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New Faces: Max Ornelas

Photo courtesy of royjonesjrboxing.com
18
Apr

Age: 19
Hometown: Las Vegas, Nevada
Weight class: Bantamweight
Height: 5-foot-8 inches (176 cm)
Amateur record: 38-5
Turned pro: 2016
Pro record: 10-0-1 (4 knockouts)
Trainer: Gil Martinez
Manager: Gil Martinez
Promoter: Roy Jones Jr. Promotions
Instagram: @ornelas_max

Best night of pro career and why: Ornelas is most pleased with a first-round stoppage over Robert Ledesma in June 2016.

“The best night of my career was my pro debut,” Ornelas told RingTV.com. “It was a moment that I had been dreaming about since I started, and for it to be in my hometown made it that much more special.”

Worst night of pro career and why: Not surprisingly, the 19-year-old referenced the lone blemish on his record.



“My least impressive performance was my draw with [Leopoldo] Martinez,” he said. “I was taller than him and had a reach advantage. I cut him with a punch but the referee ruled the cut was from an accidental headbutt. I came back in my next fight to stop him.”

Next Fight: Ornelas kicks off his 2018 campaign when he headlines a Roy Jones Jr. Promotions event against Juan Antonio Lopez (12-3, 4 KOs) at the Cox Pavilion on Friday.

“I think it’s my toughest challenge to date, but I’ll be more than ready for it,” said Ornelas “Our styles make for an anticipated match up, which I believe will be a chess match in the beginning and then we’ll open up in the middle to late rounds.”

Lopez, 24, has been a professional since 2012. He’s lost three of his previous five but always when he’s stepped up, however he does have an impressive second-round knockout over then unbeaten Jerren Cochran. The defeats were against Oscar Cantu (SD 10), Stephon Young (MD 10) and, most recently, to Rico Ramos (UD 10).

Why he’s a prospect: Ornelas enjoyed local and national success during his amateur career.

“Baby Face” was the Nevada state champion in 2015. He also won the USA Nationals and was a PAL bronze medalist.

Ornelas chose not to go to the 2016 Olympic trials, opting to make the transition to the professional game instead.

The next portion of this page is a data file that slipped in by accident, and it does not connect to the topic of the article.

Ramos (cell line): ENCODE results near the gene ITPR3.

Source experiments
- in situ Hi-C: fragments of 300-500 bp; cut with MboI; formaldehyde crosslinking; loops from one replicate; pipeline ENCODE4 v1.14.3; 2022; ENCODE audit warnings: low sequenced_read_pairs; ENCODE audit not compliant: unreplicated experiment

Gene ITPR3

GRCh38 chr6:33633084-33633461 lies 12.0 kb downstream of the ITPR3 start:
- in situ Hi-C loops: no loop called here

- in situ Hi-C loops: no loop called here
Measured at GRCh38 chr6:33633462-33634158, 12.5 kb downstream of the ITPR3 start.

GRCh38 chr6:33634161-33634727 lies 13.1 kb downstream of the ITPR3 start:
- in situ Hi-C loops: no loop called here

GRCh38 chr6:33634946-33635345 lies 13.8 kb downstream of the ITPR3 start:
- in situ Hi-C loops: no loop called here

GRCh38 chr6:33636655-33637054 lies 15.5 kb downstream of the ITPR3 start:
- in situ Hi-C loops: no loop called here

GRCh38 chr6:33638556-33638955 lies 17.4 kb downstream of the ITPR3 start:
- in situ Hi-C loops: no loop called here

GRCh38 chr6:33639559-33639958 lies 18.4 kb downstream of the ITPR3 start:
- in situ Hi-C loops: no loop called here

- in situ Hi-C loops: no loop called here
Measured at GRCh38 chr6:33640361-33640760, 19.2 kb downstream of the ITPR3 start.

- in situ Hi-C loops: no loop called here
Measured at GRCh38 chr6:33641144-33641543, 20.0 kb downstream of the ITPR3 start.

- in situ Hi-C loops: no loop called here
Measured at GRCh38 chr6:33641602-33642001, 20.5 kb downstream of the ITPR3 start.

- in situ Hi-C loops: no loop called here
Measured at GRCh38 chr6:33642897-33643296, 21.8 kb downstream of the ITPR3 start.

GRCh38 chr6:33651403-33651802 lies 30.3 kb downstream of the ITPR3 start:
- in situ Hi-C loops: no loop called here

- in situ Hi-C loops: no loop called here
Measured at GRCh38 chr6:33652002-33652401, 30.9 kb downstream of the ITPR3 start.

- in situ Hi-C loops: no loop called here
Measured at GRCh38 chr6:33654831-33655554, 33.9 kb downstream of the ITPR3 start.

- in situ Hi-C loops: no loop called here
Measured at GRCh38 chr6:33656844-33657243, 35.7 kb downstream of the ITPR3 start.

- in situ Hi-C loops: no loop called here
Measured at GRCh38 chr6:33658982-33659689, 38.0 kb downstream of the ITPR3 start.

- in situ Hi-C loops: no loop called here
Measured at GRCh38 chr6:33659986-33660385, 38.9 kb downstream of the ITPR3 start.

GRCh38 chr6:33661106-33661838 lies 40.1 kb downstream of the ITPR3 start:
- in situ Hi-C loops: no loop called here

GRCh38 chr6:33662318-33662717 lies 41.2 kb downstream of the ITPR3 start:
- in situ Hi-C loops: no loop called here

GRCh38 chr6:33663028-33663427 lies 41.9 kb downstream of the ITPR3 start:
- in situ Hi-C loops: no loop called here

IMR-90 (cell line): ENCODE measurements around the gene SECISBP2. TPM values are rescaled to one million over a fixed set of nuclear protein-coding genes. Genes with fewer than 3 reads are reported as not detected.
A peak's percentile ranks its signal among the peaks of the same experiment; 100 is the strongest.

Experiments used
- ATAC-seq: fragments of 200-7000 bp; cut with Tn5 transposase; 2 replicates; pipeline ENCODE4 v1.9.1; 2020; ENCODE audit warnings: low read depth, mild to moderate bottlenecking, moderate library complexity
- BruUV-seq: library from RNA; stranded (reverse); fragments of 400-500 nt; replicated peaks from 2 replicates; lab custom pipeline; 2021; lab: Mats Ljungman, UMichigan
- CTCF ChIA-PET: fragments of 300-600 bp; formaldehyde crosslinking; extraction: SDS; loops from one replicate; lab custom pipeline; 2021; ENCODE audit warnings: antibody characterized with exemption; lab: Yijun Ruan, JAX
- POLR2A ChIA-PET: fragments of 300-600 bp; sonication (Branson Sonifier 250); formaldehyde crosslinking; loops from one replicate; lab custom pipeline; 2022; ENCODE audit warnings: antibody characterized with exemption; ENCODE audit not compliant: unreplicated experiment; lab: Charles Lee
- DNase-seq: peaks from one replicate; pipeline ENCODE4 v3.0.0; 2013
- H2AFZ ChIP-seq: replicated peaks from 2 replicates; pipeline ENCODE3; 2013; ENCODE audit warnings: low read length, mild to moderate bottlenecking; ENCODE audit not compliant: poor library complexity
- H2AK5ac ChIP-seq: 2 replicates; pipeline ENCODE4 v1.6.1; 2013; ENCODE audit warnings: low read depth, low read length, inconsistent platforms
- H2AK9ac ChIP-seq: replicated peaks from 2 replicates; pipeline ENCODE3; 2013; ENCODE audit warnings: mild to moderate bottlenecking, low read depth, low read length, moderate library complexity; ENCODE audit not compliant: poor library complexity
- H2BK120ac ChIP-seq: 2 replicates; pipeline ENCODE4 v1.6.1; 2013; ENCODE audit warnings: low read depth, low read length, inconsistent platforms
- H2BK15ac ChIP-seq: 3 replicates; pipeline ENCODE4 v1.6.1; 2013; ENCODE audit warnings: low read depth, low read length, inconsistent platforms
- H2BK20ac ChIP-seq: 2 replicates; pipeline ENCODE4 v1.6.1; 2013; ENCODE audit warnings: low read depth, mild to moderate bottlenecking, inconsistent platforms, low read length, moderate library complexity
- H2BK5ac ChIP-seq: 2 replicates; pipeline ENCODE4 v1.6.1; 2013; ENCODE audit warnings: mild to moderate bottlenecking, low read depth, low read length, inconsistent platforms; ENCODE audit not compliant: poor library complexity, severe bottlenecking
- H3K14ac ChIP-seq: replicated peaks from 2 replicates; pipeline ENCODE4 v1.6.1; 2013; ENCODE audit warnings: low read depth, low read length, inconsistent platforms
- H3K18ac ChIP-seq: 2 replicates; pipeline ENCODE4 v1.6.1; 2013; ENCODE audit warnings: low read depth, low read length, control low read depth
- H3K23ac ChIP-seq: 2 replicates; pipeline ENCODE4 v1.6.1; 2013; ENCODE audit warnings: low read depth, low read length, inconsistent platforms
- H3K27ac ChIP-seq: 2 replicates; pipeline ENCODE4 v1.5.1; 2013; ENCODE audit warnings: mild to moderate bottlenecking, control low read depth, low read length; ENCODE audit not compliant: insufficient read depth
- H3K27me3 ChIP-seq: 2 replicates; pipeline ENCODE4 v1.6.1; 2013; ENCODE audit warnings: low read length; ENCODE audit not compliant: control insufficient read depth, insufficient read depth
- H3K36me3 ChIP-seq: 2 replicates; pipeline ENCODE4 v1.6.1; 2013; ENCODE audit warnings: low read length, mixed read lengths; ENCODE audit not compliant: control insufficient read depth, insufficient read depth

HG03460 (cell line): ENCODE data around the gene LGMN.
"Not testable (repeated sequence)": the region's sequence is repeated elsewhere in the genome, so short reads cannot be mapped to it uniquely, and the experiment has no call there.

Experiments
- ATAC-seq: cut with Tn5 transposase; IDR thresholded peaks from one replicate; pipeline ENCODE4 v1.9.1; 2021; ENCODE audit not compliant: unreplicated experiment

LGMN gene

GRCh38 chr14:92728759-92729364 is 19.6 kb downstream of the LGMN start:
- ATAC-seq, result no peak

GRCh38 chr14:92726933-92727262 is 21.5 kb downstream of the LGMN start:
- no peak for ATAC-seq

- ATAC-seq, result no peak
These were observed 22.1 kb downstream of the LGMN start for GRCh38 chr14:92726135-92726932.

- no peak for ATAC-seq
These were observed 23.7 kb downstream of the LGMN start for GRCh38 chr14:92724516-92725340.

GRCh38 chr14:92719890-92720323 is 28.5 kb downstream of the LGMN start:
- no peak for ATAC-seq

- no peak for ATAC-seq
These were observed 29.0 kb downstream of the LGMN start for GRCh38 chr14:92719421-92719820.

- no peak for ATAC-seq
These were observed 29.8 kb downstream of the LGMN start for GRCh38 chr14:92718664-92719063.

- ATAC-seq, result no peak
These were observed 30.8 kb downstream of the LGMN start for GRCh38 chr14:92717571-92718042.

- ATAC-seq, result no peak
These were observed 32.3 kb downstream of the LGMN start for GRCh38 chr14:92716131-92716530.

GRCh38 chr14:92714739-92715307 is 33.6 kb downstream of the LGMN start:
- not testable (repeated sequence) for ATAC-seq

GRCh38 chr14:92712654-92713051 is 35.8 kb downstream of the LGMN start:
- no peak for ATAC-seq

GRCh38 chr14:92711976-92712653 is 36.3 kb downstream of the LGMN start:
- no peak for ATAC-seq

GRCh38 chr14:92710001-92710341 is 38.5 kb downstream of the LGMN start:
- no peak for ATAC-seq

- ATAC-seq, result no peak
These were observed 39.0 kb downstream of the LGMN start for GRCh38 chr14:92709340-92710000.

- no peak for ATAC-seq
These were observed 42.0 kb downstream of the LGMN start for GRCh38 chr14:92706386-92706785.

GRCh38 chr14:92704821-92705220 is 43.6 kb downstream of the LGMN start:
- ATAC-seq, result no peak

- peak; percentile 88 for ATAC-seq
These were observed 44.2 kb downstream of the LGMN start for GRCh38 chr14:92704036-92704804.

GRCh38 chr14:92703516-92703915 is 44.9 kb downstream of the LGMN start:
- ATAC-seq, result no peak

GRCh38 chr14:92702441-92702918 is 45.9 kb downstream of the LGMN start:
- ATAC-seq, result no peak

The biggest name he fought in the amateurs was Devin Haney and he has sparred former four-weight world titleholder Nonito Donaire as a professional.

Ornelas is calm under fire: “I believe my biggest strength is my vision. I’m aware of what’s being thrown and the punches that are about to be thrown.”

Former four-weight world titleholder Roy Jones Jr.’s promotional outfit represent Ornelas and he likes what he sees from the teenager.

“I’ve watched Max come up in the rankings and the sky is the limit for him,” said the future Hall of Famer. “His confidence and power have grown each and every fight. He’s only 19 and if he continues to develop like he has been doing with his team, Max Ornelas has the tools to become our (RJJ) first world champion.”

Why he’s a suspect: It’s still very early in Ornelas’ career. It will be interesting to see if he’s able to move successfully from national level to world class.

The talented young prospect feels that all he needs is experience and that will come with more fights.

“Learning tricks inside the ring that only a veteran would know,” Ornelas said. “Also, I gained experience about how to handle certain situations.”

Ornelas is only 19 years old, however, with a 36 percent KO ratio, he doesn’t appear to be a big puncher.

“I believe my man-strength is starting to come in,” he said. “So I should have more power in my punches. I also feel that I still need to commit more on my punches.”

Storylines: Ornelas was born in Covino, California. He is of Mexican heritage (both his parents were born in Mexico) but he moved to California and had a family.

He first took interest in boxing at a young age. “My brother started me in the sport when I was seven years old and I just loved it,” Ornelas acknowledged. “There’s always something new that you can learn.”

His boxing heroes include Juan Manuel Marquez and his promoter Roy Jones Jr.

Away from boxing he enjoys spending time with his family, drawing, baseball and basketball.

Fight-by-fight record:

2017
Nov. 17 – Nick Otieno – UD 10
July 15 – Leopoldo Martinez – TKO 5
April 15 – Leopoldo Martinez – Tech Draw 2
March 11 – Pedro Melo – UD 6

2016
Dec. 17 – Jorge Perez – UD 4
Oct. 22 – Adalberto Solares – KO 1
Sept. 30 – Mulapi Enjani – TD 4
Sept. 9 – Jonathan Quiroz – UD 4
July 23 – Jose Enrique Torres – KO 3
July 1 – Adan Ramirez – UD 4
June 10 – Robert Ledesma – TKO 1

 

Questions and/or comments can be sent to Anson at [email protected] and you can follow him on Twitter @AnsonWainwright

 

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